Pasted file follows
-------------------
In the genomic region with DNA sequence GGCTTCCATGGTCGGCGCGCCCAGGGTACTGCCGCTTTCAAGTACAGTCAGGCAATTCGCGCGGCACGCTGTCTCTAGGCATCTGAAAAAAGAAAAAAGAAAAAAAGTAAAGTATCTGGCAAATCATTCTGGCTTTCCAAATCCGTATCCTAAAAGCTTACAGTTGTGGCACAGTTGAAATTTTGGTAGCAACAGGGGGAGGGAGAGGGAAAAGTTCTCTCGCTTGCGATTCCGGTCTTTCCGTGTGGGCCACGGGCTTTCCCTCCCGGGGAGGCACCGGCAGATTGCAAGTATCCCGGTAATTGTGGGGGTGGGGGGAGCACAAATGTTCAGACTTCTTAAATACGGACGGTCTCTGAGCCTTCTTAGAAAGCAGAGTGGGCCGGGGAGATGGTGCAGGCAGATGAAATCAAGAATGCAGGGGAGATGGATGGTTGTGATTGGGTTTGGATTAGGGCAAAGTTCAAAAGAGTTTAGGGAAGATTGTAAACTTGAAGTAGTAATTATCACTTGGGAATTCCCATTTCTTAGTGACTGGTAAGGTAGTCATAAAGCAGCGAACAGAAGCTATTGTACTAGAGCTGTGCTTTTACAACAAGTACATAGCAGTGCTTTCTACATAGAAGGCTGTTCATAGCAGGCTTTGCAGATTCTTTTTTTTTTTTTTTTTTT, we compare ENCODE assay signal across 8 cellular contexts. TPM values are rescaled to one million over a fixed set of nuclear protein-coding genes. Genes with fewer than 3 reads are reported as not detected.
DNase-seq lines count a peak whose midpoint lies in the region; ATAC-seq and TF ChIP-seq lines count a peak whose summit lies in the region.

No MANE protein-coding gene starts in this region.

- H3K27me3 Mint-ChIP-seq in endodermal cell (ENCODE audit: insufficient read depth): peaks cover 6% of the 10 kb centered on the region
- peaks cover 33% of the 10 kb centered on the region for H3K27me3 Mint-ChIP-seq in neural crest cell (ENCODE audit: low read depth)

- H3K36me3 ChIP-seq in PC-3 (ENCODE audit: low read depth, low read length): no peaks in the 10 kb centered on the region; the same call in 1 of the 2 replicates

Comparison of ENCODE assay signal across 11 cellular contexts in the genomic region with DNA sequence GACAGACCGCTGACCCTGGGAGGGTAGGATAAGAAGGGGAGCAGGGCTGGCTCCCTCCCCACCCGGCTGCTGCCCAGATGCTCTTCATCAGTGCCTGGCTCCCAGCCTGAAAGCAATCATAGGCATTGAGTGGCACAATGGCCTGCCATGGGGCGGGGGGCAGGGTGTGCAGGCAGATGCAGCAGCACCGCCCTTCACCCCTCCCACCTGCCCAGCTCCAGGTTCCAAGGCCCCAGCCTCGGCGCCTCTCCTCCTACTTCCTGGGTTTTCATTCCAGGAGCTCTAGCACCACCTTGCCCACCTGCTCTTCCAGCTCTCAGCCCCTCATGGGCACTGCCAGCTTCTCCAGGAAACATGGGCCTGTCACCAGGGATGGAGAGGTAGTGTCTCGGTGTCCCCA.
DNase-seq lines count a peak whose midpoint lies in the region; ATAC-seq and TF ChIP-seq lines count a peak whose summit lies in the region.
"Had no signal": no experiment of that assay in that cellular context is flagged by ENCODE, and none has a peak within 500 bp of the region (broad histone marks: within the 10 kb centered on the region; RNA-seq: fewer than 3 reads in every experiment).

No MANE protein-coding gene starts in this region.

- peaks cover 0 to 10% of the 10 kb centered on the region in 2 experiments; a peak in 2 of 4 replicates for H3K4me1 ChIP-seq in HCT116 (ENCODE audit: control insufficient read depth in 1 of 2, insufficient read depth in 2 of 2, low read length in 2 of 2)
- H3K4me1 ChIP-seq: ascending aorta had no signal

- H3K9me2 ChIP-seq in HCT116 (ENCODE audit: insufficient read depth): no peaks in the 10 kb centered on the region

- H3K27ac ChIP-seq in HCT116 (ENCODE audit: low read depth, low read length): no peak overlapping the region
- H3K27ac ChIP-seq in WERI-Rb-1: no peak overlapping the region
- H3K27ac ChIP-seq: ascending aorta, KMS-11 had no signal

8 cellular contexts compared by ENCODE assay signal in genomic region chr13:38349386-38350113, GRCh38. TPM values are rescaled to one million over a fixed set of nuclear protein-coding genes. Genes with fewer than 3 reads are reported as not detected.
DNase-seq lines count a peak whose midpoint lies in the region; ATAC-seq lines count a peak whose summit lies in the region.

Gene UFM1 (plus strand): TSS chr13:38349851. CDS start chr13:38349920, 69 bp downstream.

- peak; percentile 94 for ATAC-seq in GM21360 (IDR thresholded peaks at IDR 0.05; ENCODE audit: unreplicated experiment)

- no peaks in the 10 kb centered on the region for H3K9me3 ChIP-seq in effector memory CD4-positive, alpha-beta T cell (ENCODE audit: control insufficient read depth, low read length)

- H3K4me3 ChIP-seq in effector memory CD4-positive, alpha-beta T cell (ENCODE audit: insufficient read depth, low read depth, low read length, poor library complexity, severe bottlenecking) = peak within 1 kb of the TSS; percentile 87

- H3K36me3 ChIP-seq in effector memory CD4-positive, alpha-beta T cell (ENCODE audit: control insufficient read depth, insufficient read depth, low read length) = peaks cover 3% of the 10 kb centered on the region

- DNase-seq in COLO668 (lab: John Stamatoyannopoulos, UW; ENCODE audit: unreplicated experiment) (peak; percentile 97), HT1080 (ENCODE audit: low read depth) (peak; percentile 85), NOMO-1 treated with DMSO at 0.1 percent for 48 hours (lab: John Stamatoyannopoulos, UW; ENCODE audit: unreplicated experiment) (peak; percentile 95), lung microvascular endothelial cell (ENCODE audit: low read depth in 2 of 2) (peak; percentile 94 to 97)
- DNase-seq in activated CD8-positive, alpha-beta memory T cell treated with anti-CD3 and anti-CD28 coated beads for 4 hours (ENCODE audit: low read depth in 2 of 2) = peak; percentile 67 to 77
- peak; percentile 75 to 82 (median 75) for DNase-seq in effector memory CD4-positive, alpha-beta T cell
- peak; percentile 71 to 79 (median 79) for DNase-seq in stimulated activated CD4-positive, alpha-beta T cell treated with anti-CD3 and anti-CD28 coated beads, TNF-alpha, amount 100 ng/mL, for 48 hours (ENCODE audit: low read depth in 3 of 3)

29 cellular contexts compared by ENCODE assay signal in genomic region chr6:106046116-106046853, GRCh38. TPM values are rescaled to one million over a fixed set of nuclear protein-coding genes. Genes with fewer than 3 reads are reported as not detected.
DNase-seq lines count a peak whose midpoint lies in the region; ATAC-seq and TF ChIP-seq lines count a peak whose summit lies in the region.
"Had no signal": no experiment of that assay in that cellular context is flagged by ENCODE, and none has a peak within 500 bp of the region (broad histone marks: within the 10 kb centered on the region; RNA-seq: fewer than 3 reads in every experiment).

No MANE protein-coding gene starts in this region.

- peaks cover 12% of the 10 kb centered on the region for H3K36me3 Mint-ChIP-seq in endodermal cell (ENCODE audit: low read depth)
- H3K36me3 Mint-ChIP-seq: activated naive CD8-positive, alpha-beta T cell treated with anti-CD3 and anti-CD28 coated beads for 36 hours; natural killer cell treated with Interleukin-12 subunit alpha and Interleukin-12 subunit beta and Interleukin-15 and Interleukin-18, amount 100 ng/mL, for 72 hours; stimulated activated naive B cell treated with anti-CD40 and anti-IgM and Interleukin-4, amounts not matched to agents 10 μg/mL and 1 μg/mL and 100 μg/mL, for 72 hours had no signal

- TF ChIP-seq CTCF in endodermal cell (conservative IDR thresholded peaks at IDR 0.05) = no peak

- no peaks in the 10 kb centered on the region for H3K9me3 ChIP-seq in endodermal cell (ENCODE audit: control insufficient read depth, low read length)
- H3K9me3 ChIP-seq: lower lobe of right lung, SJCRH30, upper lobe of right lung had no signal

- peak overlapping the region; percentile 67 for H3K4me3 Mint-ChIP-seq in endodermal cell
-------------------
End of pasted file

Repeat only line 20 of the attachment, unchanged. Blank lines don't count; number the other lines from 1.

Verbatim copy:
- peak; percentile 94 for ATAC-seq in GM21360 (IDR thresholded peaks at IDR 0.05; ENCODE audit: unreplicated experiment)